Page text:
We simply locate on which scale degrees our two important letters are found. From the above chart we find the letter A on the sixth degree of the C major scale and the letter C on the third degree of the A natural minor group. Our "relativity" could be stated as:
|the relative minor scale is found on the sixth degree of the major scale.||the relative major scale is found on the third degree of the natural minor scale.|
This simple understanding to create new intervalic configurations by working within one group of pitches is potentially so very important. The ability to project the same numerical theory to each of the 12 major or minor keys, is so dependent on this simple concept. This theoretical perspective tremendously facilitates the process of internalizing the information, and can greatly simplify the playing "process." Cool with this? It's potentially a pretty huge concept for the emerging theorist. Here is the sound of the relative major / minor groups using the pitches from the charts above. Example 3b.
Lets take a look at the natural minor scale and place this melodic resource into the big picture of equal temper, from whence it came. Overall, the theory of this group is pretty straightforward, one intervalic formula projected from the 12 reference points or pitches of the chromatic scale. These 12 points are often termed the "fundamental", "root" or "tonic" of 12 tonal centers or keys with which we create our music. So now we combine the 12 major keys with their 12 relative minor keys. Or, the 12 minor keys with their relative major, yes? Lets look at diagrams of the cycle of 5th's for the 12 major / minor keys. Similar "hour" positions on the diagrams below pair the "relative tonal environments" by letter name. Example 4.
|cycle of fifths / 12 minor keys||cycle of fifths / 12 major keys|
So, A minor / C major then E minor / G major etc.? Yep. So, why is this so pairing of tonalities and their organization potentially so important? Simply because this "pairing of tonal environments", in whatever combinations, is such a large part of the musical literature of what has come before us. In the world of jazz music, using multiple key centers in one musical composition is very common. The reverse is also true, as say in the 12 bar blues form, but the vast majority of jazz tunes written in either of the structural forms of 32 bar A / B or A / A / B / A format generally go "somewhere" and "do something" keywise. Composers choose combinations of tonal centers to best create the perfect musical environment for their emotional statement. This "pairing" of keys and tonalities is nothing new, as we saw with the previous melody "Greensleeves" which goes way back 500 years or so in our music history.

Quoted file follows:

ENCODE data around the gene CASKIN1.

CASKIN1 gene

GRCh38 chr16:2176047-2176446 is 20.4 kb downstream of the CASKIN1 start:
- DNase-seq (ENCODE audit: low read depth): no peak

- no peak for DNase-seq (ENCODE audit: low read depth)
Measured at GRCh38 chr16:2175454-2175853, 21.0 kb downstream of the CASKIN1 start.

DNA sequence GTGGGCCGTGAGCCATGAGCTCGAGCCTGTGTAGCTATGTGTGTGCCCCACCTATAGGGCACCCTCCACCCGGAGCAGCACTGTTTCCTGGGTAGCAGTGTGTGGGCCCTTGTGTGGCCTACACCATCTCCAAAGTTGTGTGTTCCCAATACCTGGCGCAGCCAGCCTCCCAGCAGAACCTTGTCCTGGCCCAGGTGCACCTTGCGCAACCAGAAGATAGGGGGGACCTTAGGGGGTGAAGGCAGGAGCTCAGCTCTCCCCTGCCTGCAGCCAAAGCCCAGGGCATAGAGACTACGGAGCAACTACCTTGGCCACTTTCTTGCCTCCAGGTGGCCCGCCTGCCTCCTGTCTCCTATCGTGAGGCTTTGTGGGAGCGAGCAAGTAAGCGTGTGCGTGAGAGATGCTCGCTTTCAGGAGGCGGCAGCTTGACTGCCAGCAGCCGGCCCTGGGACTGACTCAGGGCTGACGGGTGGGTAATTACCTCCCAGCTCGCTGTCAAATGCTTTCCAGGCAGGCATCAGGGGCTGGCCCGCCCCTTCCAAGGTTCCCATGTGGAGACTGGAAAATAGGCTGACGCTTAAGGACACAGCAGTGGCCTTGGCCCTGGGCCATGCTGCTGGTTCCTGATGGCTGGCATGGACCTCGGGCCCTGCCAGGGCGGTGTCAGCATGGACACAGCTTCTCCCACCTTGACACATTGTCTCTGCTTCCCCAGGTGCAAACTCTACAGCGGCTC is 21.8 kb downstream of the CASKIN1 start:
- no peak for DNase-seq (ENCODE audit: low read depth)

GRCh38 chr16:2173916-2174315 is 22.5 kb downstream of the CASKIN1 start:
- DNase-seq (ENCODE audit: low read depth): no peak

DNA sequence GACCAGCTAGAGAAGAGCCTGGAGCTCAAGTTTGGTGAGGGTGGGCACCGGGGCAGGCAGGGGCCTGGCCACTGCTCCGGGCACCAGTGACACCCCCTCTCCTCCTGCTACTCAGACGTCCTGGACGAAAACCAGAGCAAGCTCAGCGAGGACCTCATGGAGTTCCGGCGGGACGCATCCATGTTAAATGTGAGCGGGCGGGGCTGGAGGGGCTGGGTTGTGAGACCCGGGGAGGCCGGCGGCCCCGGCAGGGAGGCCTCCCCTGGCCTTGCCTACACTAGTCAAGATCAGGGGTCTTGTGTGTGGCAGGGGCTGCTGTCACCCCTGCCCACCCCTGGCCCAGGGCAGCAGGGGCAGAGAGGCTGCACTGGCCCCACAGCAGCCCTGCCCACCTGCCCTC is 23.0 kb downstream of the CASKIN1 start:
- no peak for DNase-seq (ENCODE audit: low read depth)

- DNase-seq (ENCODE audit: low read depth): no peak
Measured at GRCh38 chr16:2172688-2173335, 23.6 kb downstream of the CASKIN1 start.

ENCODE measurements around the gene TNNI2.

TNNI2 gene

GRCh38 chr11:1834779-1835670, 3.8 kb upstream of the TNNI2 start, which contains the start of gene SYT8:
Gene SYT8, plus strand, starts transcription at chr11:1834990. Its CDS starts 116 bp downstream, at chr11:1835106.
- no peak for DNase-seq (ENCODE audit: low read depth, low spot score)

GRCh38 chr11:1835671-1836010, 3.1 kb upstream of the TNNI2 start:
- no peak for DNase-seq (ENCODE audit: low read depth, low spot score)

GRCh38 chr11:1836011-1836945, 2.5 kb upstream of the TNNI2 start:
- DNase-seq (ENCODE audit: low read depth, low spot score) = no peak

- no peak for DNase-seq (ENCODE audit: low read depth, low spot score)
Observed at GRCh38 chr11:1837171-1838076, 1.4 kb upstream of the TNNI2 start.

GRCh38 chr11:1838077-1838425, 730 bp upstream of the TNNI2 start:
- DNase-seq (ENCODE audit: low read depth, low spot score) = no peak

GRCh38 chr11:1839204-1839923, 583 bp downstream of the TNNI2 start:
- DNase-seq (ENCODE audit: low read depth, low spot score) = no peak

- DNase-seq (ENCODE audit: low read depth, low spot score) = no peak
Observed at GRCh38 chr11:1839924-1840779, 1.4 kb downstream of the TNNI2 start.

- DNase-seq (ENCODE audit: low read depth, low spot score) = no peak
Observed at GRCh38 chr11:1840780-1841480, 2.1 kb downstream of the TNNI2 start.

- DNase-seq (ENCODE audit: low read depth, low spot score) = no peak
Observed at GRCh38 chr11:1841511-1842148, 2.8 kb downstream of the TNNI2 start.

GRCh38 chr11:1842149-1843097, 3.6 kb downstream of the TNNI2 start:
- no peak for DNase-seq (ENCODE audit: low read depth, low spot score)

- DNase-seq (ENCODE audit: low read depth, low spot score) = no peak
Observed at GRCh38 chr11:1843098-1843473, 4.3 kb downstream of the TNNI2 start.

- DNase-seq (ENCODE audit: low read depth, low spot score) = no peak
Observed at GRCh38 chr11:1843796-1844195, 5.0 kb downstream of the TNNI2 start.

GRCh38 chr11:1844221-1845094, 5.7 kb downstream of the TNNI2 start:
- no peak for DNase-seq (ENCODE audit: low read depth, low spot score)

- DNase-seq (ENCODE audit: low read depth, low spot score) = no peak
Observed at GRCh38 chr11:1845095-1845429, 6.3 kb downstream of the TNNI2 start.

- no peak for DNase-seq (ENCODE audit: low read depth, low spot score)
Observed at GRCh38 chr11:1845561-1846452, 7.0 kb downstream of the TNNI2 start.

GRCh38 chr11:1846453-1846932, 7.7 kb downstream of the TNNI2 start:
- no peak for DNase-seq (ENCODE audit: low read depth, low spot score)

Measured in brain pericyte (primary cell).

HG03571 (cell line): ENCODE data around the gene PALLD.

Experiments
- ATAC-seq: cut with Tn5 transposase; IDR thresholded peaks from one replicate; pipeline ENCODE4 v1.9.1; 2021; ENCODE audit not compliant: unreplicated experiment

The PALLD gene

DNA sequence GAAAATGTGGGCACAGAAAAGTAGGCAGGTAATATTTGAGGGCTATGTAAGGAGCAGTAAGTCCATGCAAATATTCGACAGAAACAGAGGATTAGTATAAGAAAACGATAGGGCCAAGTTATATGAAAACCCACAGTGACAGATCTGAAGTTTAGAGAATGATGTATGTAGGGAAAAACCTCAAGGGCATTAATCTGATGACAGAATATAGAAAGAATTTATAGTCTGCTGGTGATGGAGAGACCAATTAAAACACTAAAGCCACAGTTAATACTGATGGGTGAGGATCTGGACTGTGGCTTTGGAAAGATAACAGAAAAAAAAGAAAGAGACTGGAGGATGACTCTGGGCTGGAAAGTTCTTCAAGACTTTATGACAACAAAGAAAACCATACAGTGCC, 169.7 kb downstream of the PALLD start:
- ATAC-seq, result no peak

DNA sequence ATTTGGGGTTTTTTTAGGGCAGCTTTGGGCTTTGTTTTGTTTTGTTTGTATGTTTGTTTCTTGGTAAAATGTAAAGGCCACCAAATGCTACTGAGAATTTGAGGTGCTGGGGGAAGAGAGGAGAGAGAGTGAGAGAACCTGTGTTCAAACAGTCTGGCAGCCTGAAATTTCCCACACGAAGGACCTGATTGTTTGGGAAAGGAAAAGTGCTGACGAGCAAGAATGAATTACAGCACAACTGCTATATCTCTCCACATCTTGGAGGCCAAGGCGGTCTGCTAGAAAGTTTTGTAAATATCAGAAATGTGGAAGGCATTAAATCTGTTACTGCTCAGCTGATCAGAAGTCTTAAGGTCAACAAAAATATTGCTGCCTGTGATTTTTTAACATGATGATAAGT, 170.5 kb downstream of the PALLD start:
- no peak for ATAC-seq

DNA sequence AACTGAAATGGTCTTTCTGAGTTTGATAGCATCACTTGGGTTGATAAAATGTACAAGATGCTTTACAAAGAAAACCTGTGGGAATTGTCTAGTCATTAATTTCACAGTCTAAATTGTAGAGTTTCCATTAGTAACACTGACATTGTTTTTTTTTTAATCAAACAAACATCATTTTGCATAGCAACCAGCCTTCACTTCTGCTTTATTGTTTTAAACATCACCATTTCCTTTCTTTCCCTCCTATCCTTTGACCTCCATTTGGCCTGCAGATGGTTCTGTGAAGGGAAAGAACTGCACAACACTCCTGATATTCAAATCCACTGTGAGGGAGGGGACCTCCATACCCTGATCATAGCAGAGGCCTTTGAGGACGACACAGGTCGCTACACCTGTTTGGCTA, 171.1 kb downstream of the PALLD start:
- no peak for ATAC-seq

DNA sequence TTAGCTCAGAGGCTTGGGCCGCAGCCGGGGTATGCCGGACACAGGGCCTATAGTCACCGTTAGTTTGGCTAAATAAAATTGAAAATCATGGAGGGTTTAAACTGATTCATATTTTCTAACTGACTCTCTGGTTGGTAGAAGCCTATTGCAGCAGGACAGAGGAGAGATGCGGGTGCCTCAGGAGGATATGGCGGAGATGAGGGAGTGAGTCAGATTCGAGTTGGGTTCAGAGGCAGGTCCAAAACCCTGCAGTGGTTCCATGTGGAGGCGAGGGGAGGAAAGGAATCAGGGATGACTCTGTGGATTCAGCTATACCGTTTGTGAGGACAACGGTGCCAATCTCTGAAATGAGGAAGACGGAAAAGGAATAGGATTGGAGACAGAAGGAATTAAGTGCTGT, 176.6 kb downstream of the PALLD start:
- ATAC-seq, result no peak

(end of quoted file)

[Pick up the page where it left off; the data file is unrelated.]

Here is a quick matching chart to pair up relative major and minor colors built on the 12 pitches of the chromatic scale, or should we now say 24, with the inclusion of our 12 minor tonal centers. Using the cycle of 4ths, the keys are arranged here counterclockwise to the arrangement of pitches on the above chart. Example 4a.
|relative major key||relative minor key|
|C major||A minor|
|F major (1b)||D minor (1b)|
|Bb major (2 b's)||G minor (2 b's)|
|Eb major (3 b's)||C minor (3 b's)|
|Ab major (4 b's)||F minor (4 b's)|
|Db major (5 b's)||Bb minor (5 b's)|
|Gb major (6 b's)||Eb minor (6 b's)|
|B major (5 #'s)||G# minor (5 #'s)|
|E major (4 #'s)||C# minor (4 #'s)|
|A major (3 #'s)||F# minor (3 #'s)|
|D major (2 #'s)||B minor (2 #'s)|
|G major (1 #)||E minor (1 #)|
A good way to put a new key on the map so to speak is to learn a song or songs written in that key. With this in mind, here is a list of standard jazz compositions that are either entirely written or contain large structural sections in the minor tonal environment. Included for each entry is a brief description of the keys / tonal properties of the composition. All of these tunes are callable at most jazz jam sessions. Example 4b.
|title of composition||themes / tonality|
|"Afro Blue"||two themes, one key|
|"Autumn Leaves"||relative major/ minor|
|"Blue Bossa"||relative major / minor keys|
|"Blue Train"||one key (blues)|
|"Daahound"||three keys / both major and minor tonalities|
|"Footprints"||one theme, one key|
|"God Bless the Child"||relative major/ minor|
|"Greensleeves"||relative major / minor|
|"Here's That Rainy Day"||relative major / minor|
|"My Favorite Things"||relative major / minor|
|"My Funny Valentine"||relative major / minor keys|
|"My One and Only Love"||two themes / two keys / two tonalities|
|"Nicas Dream"||two themes, relative major / minor|
|"Round About Midnight"||two themes, two keys|
|"Stolen Moments"||one theme, one key|
|"Sugar"||one theme, one key (blues)|
|"Summertime"||two themes, relative major / minor|
|"Take Five"||two themes, relative major / minor keys|
Play through the 12 most common major / minor scales provided by equal temper, paired here by relative major / relative minor and sequenced through the cycle of fifths. Example 5.
Got these under you fingers? Other melodic resources?
|Where to next?|
Other topics in this history section?
Talent is always conscious of its own abundance and does not object to sharing. Aleksandr Solzhenitsyn